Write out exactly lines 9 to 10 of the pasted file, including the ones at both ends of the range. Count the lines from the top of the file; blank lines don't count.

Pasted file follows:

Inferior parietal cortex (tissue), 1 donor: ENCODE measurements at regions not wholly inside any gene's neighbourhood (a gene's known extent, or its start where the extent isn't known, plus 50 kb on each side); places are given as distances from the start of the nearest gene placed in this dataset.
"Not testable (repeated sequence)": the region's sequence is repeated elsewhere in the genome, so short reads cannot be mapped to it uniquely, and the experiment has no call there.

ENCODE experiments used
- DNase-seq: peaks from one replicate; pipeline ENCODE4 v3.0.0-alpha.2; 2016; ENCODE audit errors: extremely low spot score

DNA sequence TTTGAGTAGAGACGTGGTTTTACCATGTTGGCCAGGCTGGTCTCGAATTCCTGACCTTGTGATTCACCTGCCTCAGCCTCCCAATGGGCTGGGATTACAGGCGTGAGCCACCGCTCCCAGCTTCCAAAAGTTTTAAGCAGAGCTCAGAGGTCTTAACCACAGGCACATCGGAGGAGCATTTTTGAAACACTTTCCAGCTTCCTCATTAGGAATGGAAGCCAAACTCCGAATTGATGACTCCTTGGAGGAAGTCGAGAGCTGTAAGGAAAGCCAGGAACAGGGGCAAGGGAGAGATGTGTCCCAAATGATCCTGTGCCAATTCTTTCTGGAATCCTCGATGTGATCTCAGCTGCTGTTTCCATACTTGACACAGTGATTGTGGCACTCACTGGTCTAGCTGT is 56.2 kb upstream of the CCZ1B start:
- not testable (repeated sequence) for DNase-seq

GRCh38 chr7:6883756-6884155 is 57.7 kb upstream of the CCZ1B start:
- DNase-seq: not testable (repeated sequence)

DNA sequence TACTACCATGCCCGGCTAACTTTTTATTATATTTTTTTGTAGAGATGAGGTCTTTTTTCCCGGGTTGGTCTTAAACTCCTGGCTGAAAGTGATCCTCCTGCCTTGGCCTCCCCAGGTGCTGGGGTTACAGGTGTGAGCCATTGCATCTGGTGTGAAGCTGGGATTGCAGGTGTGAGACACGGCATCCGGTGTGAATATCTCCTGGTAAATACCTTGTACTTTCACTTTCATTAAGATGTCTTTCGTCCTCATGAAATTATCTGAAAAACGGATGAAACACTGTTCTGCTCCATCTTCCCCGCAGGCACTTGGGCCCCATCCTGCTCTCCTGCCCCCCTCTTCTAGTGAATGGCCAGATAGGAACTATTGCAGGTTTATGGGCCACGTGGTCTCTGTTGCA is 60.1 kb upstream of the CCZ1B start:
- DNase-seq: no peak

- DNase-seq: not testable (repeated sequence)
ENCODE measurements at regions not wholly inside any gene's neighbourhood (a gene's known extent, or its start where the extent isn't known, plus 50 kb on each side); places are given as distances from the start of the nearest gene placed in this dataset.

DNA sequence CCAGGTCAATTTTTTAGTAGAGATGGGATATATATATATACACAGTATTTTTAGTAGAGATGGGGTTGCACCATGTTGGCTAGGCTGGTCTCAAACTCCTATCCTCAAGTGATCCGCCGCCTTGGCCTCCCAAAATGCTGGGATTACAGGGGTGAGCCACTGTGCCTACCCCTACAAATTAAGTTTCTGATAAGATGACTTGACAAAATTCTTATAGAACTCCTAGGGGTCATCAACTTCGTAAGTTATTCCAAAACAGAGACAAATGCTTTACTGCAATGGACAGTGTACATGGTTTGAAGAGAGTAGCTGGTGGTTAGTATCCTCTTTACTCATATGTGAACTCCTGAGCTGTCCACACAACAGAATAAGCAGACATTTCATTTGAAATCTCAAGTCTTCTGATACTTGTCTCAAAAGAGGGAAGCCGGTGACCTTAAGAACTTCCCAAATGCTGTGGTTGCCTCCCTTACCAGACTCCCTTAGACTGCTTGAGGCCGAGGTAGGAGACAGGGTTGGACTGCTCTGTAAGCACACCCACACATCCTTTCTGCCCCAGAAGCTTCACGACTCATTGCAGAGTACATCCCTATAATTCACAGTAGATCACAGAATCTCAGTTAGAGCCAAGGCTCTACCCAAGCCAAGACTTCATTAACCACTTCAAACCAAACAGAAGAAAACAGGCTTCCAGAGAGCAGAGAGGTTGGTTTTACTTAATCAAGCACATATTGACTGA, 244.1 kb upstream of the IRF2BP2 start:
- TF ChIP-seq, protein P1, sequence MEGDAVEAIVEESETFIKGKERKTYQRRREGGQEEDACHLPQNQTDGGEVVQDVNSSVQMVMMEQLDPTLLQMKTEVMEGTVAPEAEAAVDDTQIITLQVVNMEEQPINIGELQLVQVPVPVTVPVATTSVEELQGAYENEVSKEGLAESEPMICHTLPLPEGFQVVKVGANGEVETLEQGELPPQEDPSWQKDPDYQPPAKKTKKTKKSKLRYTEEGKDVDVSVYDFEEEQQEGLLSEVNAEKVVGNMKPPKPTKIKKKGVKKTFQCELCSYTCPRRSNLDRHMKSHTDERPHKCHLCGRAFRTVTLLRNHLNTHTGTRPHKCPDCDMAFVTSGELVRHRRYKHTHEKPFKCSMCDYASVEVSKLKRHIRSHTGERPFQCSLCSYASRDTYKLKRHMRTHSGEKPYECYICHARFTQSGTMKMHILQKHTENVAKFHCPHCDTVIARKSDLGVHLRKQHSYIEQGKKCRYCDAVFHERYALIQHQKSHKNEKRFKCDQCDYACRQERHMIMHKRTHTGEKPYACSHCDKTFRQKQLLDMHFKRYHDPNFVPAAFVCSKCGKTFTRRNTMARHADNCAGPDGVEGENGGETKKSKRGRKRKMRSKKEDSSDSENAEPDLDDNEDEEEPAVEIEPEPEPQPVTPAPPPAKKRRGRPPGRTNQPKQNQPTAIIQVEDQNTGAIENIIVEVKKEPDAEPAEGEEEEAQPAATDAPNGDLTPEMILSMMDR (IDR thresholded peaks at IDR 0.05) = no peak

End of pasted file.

DNA sequence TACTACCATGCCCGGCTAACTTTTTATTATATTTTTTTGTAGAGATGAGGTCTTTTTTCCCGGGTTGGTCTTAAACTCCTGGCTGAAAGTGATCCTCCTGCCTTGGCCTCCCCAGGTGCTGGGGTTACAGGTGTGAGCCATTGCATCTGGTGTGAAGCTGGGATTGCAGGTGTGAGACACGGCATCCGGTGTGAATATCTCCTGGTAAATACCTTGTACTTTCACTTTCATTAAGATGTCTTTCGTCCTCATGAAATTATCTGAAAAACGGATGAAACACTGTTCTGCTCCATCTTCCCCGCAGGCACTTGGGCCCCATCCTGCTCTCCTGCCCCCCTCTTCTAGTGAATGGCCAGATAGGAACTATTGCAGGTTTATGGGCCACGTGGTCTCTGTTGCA is 60.1 kb upstream of the CCZ1B start:
- DNase-seq: no peak